Sam Bankman-Fried Spent $200M in FTX Funds Dave, Mysten Labs

Accused FTX founder Sam Bankman-Fried used cash from clients of sister company Alameda Research to invest $200 million in two separate companies, the report said.

One of Bankman-Fried’s investments went to the banking app Dave, which disclosed a $100 million windfall last March, allegedly from FTX Ventures, CNBC reported Wednesday.

The other $100 million investment came from Mysten Labs, a Web3 company focused on digital infrastructure, according to the business network.

The $100 million investment is cited in a U.S. Securities and Exchange Commission complaint detailing allegations against Bankman-Fried, who is accused of defrauding FTX clients of billions of dollars.

The two $100 million deals are the only deals of their size disclosed by FTX, the paper said. The feds accuse Bankman-Fried and other former FTX executives of using client funds as their personal piggy banks and stealing the money to cover risky bets made by Alameda, his cryptocurrency hedge fund, to pay their for a luxurious lifestyle.

The SEC accused Bankman-Fried of misleading investors about FTX’s financial problems.
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In its complaint, the SEC cited the two investments to support its allegation that Bankman-Fried hid the truth about FTX’s “weak financial condition” and “continued to present investors with a false and misleading positive account of the company.”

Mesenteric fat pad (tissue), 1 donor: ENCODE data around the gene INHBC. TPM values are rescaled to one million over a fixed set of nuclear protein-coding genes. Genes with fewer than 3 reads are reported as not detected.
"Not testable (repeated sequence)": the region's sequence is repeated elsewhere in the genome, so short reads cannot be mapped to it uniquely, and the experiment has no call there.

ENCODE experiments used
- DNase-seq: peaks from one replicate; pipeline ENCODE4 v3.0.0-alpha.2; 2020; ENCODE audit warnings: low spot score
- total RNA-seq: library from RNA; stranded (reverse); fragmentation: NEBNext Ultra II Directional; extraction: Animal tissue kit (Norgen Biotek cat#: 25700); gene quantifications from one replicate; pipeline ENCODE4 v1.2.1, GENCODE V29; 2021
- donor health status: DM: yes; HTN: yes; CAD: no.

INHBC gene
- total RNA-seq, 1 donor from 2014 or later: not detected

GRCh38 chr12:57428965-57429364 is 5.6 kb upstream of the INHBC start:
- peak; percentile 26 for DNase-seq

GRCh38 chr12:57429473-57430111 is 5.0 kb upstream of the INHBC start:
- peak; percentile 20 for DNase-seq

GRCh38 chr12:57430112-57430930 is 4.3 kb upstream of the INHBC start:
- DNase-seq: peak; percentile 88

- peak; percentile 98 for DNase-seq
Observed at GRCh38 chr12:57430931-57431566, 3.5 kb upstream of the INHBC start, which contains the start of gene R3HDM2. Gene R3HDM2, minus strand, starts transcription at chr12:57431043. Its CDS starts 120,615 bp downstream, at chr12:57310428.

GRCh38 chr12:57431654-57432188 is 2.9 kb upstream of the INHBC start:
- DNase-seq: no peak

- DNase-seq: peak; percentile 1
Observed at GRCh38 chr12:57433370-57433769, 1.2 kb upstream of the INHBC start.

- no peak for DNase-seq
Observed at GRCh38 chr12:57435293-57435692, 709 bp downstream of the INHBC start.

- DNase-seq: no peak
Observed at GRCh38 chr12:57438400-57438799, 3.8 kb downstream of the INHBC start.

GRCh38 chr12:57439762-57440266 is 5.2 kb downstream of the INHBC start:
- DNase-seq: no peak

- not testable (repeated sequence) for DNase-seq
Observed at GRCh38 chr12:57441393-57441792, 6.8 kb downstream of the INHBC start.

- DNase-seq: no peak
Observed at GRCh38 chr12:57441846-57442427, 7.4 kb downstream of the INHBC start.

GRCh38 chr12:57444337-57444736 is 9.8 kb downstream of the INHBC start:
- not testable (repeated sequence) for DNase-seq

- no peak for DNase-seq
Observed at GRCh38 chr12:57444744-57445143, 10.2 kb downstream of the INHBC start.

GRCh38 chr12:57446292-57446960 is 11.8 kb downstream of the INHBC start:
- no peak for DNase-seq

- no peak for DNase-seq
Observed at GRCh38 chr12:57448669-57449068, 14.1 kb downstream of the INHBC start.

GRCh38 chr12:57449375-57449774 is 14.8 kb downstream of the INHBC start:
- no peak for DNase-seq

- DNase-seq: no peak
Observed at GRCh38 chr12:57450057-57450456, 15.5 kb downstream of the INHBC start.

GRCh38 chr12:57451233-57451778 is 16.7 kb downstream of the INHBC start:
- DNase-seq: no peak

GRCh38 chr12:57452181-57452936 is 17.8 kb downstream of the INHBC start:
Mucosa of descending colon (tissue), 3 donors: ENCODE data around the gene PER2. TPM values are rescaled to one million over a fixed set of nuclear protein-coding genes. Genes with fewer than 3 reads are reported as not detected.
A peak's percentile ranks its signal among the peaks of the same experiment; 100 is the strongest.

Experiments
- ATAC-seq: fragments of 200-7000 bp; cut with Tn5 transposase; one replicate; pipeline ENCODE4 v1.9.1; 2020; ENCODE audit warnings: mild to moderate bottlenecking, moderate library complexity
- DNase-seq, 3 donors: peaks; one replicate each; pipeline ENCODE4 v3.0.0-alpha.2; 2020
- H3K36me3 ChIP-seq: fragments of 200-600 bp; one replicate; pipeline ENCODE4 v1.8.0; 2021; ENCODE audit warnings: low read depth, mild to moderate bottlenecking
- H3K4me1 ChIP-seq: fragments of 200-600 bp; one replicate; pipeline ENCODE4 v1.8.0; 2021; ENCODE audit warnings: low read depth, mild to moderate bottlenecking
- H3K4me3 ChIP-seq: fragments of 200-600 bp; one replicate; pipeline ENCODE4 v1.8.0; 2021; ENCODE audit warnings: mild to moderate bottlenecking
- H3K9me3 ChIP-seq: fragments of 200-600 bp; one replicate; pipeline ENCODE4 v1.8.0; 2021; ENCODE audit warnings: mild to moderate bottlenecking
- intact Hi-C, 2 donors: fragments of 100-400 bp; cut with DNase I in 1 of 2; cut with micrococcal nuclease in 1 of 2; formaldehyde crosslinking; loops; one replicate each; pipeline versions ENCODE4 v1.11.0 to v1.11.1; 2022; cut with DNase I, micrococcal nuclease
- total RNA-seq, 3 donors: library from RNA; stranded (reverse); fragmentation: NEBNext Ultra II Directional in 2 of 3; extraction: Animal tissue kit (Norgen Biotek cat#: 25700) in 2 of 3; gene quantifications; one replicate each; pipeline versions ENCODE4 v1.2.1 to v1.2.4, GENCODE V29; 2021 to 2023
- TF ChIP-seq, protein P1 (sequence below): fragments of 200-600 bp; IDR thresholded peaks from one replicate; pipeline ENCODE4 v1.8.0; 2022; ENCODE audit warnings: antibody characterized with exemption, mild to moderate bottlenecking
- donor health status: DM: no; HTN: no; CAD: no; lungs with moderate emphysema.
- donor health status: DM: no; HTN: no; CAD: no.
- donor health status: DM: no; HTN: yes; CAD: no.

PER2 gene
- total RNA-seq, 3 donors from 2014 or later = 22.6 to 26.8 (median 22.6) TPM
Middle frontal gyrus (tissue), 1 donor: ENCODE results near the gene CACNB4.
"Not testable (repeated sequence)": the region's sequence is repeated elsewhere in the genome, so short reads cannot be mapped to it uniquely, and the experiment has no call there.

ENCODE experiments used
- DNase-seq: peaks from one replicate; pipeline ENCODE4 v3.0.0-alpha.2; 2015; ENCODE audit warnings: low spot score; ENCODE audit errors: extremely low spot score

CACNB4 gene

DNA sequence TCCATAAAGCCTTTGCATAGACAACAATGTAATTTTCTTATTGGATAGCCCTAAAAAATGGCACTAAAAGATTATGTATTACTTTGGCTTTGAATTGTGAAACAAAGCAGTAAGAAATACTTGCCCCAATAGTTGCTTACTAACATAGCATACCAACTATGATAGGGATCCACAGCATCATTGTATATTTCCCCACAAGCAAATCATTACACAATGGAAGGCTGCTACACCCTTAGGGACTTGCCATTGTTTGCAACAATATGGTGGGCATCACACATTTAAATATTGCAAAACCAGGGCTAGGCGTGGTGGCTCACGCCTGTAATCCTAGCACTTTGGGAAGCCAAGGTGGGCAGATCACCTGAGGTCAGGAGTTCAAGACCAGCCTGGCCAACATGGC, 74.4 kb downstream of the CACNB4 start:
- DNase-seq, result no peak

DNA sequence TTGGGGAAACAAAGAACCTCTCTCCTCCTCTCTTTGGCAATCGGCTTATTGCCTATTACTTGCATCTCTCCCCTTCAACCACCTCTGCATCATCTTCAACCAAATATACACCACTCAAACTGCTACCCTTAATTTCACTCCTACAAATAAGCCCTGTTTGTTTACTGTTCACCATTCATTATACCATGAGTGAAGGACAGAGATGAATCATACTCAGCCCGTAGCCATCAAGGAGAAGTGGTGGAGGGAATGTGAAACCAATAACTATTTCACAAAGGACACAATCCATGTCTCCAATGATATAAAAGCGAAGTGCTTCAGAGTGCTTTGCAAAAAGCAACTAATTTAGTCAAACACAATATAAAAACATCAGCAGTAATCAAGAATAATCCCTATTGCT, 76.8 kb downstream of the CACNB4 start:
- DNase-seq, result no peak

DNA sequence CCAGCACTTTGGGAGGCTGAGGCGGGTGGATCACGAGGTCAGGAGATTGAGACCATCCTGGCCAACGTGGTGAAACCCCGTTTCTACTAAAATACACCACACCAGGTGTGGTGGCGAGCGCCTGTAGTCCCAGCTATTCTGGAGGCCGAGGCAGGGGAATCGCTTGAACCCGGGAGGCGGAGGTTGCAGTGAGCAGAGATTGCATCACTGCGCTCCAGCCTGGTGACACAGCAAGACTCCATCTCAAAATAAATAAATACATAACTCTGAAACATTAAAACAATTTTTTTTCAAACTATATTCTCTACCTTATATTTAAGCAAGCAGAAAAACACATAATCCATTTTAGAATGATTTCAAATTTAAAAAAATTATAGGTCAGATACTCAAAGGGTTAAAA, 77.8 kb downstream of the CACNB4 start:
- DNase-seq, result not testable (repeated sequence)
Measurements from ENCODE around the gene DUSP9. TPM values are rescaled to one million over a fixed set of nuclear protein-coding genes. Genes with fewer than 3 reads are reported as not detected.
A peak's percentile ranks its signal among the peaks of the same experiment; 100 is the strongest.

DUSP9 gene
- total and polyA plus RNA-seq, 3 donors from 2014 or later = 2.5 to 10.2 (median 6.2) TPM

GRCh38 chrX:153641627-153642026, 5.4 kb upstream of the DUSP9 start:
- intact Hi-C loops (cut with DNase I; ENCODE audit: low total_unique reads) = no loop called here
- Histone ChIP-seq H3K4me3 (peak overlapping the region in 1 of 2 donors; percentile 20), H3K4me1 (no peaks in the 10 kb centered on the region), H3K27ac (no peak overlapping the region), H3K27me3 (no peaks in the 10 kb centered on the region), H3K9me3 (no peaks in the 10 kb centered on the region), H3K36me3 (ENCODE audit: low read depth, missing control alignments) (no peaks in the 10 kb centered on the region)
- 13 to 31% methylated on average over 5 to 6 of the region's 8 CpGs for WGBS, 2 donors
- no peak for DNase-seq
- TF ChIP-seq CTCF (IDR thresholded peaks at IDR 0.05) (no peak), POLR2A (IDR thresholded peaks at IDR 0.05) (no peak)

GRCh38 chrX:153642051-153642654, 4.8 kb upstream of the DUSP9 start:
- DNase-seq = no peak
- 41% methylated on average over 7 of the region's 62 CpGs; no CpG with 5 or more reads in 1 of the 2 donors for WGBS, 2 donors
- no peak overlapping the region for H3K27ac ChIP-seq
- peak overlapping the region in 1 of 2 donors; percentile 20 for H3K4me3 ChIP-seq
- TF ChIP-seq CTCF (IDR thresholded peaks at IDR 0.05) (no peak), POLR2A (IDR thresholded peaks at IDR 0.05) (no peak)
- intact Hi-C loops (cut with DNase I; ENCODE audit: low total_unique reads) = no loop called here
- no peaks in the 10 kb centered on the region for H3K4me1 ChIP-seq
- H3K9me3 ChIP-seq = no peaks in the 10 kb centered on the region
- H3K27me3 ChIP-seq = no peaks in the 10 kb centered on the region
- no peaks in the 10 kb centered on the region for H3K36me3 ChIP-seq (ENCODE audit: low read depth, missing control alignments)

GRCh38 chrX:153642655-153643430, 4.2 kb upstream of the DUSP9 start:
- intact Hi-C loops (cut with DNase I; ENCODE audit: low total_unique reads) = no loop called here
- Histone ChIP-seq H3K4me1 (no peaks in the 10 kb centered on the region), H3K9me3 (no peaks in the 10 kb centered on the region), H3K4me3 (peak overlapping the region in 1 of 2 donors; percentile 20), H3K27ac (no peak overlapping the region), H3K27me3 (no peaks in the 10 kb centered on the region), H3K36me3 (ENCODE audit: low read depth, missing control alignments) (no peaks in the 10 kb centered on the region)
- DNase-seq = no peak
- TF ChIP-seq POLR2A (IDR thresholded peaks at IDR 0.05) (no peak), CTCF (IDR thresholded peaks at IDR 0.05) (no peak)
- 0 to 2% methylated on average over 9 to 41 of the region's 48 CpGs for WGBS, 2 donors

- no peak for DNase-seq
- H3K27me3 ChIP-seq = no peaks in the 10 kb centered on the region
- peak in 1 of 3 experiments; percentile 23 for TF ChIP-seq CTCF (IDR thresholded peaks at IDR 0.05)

In a meeting with investors in FTX’s US operations, the feds said FTX inaccurately claimed that “certain investments are not related to the assets of FTX or its clients.”

“Contrary to that representation, two of the $100 million investments made by FTX Ventures Ltd., an investment vehicle affiliated with FTX, were funded with funds from FTX clients directed to Alameda,” the complaint states.

The alleged fraudster faces up to 115 years in prison.
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Mysten Labs and Dave have not been accused of any wrongdoing in connection with the FTX case. Bankman-Freed faces eight federal charges that could carry a maximum of 115 years in prison.

Dave’s CEO Jason Wilk told CNBC that “it’s important to note that we were not aware of FTX or Alameda using client assets to invest.”

The $100 million came in the form of a short-term loan, which FTX can later convert into shares in the company.

“The note to FTX is due in March 2026,” the company said in a statement. “Nothing contained in the Note creates any continuing obligation on the part of Dave to repay at maturity.”

Bankman-Fried is accused of stealing billions from FTX customers.
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Meanwhile, FTX acquired a stake in Mysten with its $100 million investment. Misten declined CNBC’s request for comment.

Earlier this month, current FTX CEO John Ray said the company would seek to recoup Bankman-Fried’s investments and political donations that used client funds as part of the ongoing bankruptcy effort.

A group of four FTX customers filed a class action lawsuit against the company and its affiliates this week, The Post reported. The suit asked the bankruptcy judge to declare FTX’s remaining assets owned by defrauded customers rather than the firm.


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